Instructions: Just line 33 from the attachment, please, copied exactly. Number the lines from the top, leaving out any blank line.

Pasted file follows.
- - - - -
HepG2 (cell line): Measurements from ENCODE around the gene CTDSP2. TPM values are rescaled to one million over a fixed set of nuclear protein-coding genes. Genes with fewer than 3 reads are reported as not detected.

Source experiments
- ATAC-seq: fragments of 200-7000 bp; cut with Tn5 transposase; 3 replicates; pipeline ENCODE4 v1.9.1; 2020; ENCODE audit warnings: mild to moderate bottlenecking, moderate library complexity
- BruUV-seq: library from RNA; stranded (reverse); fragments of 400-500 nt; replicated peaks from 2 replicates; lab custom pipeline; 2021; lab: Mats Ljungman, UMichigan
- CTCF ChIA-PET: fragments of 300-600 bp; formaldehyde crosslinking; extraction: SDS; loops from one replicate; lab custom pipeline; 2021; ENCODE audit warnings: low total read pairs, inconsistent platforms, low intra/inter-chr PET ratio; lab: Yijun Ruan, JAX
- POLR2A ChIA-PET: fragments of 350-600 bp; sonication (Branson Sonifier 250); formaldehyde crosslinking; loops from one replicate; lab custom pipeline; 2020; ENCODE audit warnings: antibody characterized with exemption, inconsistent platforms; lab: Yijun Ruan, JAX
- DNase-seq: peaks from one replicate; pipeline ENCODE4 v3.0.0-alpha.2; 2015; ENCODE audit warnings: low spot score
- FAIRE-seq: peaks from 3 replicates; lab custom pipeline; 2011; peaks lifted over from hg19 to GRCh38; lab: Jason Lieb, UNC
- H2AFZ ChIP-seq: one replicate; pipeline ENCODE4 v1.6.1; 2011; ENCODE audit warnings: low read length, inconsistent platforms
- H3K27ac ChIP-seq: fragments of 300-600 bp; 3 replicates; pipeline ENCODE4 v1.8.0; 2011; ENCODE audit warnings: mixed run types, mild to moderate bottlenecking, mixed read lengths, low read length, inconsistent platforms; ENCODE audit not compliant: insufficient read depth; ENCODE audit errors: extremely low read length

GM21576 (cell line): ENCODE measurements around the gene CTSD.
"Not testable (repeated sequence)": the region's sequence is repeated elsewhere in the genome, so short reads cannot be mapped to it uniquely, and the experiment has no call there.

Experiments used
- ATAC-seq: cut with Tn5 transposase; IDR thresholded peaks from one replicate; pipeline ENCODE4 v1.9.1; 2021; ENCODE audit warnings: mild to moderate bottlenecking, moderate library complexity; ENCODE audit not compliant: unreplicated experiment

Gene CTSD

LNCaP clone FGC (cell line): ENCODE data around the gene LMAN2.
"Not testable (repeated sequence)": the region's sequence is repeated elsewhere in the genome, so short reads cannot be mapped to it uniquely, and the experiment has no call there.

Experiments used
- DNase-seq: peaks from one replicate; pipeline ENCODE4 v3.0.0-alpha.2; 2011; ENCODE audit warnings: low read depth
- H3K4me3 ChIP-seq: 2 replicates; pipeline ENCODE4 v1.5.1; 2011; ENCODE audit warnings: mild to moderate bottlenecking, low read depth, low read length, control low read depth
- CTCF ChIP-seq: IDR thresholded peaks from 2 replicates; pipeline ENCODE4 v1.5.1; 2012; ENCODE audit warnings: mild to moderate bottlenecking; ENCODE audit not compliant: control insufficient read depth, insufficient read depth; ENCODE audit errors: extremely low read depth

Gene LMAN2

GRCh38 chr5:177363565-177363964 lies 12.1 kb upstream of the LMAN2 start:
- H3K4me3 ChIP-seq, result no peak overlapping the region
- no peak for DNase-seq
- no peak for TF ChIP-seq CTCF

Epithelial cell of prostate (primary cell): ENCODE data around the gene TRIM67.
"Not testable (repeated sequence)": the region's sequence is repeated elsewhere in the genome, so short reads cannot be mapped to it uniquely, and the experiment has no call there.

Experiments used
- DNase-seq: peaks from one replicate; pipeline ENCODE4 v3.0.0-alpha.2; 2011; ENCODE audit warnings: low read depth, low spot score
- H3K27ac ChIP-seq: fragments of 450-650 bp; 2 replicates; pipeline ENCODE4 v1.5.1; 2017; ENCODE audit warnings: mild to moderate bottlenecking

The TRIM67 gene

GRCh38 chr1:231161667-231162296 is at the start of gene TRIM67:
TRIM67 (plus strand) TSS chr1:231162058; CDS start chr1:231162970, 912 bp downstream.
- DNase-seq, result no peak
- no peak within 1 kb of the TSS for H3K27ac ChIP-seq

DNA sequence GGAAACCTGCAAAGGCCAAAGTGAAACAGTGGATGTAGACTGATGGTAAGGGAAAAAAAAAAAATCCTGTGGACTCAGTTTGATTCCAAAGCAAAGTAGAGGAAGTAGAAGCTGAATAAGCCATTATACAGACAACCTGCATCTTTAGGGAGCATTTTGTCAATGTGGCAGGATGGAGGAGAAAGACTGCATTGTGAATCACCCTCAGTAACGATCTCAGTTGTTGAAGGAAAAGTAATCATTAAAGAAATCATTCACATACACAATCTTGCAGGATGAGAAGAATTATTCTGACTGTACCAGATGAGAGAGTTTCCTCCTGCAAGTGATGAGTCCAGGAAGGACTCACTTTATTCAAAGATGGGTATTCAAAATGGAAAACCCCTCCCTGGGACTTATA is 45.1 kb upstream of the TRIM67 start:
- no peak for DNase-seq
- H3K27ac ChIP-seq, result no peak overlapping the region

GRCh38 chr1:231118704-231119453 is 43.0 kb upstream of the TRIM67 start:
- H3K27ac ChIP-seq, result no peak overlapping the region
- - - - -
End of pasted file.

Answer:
GRCh38 chr1:231161667-231162296 is at the start of gene TRIM67: